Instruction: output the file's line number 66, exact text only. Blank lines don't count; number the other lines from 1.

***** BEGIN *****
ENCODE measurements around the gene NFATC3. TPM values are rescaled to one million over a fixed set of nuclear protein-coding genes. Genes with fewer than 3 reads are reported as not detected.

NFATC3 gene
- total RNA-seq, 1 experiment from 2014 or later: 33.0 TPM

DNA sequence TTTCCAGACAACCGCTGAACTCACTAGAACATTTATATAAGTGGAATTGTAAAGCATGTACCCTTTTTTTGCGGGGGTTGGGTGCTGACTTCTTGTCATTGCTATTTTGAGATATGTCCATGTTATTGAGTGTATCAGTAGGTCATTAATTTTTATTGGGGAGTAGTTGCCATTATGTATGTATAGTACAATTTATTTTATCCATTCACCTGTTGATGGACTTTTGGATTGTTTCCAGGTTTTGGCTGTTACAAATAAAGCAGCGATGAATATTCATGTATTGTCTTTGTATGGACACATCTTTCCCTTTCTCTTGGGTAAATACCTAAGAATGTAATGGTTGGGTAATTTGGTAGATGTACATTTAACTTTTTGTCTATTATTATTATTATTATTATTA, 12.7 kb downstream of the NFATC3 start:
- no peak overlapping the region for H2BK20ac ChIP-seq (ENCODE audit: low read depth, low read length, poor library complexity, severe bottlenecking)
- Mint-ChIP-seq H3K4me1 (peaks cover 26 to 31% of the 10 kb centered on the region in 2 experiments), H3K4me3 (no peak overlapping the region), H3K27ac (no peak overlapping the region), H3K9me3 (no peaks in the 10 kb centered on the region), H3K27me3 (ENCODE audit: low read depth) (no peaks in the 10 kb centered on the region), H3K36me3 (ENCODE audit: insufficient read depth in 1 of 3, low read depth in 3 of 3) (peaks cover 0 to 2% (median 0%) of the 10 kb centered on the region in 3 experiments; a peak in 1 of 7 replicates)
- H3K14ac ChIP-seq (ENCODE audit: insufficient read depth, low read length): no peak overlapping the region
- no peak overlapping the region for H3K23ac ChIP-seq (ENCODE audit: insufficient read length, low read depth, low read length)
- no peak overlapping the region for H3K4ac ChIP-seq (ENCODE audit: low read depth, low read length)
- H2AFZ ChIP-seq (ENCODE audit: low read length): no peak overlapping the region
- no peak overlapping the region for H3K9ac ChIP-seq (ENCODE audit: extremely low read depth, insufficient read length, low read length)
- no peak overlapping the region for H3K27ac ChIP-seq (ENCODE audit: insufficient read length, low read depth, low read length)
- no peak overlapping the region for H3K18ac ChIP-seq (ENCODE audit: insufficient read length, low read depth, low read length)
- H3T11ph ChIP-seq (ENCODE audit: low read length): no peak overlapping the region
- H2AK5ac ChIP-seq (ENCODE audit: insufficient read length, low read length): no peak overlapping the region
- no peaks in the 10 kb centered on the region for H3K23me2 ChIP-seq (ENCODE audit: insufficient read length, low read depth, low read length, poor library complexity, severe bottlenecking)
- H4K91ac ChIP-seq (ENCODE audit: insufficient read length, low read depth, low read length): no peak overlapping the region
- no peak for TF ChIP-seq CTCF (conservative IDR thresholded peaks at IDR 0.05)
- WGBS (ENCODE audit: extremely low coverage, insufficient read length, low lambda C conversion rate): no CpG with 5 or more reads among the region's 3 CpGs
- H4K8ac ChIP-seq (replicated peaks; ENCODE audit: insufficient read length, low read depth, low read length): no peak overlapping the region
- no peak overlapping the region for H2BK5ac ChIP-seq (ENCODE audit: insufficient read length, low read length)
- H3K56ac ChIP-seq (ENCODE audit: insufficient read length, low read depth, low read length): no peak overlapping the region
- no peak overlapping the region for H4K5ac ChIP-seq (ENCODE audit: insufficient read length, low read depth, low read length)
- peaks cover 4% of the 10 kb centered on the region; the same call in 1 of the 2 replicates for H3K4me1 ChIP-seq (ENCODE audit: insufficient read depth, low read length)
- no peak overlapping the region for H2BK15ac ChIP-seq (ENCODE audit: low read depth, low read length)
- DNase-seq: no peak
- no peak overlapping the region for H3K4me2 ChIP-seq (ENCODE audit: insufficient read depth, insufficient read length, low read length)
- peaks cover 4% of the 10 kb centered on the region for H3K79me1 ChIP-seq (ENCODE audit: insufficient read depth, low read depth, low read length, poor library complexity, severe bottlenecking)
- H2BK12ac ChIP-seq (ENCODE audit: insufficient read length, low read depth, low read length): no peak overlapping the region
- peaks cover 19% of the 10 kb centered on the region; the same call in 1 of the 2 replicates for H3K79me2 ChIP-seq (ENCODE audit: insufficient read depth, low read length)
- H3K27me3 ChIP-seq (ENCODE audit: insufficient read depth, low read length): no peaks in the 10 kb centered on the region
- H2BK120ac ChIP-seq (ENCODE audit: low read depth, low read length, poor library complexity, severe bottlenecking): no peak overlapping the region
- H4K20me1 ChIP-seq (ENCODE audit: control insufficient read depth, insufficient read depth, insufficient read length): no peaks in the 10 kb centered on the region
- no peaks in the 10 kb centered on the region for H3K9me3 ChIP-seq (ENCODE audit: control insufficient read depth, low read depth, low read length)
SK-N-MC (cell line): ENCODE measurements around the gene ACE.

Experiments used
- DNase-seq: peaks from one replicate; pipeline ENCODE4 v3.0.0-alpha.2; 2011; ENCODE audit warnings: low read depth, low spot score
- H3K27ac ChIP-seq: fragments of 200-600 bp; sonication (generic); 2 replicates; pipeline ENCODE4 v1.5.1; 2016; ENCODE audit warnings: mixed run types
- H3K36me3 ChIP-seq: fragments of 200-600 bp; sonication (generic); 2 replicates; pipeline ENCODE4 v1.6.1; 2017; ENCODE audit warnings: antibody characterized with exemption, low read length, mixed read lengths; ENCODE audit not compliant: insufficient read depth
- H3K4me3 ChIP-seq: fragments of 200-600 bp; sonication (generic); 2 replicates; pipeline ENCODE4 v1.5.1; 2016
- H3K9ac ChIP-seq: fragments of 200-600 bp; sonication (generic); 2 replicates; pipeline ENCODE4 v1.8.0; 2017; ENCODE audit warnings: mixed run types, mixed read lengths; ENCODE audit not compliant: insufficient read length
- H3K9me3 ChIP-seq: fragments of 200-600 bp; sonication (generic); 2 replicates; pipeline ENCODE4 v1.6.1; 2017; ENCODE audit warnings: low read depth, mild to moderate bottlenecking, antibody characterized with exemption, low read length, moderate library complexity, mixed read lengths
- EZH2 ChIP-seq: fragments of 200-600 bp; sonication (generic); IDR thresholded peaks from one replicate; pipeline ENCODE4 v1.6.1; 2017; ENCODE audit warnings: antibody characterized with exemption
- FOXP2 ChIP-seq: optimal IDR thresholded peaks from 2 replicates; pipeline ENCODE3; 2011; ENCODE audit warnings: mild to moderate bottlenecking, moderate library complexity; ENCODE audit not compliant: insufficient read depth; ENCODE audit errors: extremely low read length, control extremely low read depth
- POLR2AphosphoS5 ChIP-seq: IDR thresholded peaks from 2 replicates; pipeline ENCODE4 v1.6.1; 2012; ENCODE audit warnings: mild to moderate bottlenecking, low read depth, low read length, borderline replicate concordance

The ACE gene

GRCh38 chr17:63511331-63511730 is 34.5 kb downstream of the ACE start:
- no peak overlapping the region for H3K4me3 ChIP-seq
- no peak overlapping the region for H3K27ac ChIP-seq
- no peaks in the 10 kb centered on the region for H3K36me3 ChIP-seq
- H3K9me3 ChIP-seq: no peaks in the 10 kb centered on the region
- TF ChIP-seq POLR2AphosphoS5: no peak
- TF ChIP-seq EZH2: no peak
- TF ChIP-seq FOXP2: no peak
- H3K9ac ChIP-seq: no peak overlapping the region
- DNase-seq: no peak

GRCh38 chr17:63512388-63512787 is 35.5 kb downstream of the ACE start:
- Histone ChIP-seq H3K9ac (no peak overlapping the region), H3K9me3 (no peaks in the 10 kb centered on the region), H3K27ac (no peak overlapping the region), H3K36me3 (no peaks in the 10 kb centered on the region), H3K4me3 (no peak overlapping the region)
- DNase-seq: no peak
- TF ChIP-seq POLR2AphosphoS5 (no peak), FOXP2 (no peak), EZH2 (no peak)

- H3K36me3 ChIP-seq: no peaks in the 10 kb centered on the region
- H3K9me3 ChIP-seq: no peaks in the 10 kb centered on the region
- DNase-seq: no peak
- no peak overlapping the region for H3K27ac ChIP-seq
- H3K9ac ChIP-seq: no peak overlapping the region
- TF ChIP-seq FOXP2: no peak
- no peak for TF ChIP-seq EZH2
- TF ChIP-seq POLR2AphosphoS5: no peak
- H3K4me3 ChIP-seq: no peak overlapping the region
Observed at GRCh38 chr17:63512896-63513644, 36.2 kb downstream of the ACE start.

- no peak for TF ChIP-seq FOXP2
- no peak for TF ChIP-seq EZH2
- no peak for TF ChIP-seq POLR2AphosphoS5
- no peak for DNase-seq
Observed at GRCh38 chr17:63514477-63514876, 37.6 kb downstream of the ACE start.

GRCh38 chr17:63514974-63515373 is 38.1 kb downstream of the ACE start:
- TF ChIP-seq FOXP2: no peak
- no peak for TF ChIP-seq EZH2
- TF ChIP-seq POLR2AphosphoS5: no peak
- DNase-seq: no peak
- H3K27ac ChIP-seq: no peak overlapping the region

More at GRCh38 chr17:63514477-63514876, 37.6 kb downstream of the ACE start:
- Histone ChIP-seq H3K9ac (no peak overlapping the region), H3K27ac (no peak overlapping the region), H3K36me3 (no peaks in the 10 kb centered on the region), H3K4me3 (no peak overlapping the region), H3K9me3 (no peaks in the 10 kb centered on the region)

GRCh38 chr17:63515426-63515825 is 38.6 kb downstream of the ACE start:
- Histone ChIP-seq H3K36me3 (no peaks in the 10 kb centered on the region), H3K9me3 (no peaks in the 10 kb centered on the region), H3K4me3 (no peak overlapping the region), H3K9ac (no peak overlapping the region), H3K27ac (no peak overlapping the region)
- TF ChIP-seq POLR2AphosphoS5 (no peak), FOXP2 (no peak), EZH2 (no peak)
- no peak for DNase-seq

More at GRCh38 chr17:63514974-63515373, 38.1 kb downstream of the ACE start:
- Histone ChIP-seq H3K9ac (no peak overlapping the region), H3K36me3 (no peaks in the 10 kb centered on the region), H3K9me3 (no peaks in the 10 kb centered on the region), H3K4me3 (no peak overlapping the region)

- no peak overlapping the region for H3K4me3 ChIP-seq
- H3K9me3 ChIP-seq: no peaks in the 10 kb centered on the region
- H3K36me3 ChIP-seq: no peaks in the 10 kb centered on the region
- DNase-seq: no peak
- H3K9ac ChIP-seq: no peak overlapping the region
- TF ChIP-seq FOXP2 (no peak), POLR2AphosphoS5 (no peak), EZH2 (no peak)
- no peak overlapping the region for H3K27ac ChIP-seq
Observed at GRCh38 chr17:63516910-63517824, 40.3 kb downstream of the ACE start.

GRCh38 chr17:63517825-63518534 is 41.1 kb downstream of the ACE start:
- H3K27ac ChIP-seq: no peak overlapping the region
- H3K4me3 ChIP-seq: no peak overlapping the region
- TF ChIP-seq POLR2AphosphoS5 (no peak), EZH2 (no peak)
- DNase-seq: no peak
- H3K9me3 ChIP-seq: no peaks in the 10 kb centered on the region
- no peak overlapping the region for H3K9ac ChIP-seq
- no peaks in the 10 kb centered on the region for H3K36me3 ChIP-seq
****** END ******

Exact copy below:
- TF ChIP-seq FOXP2: no peak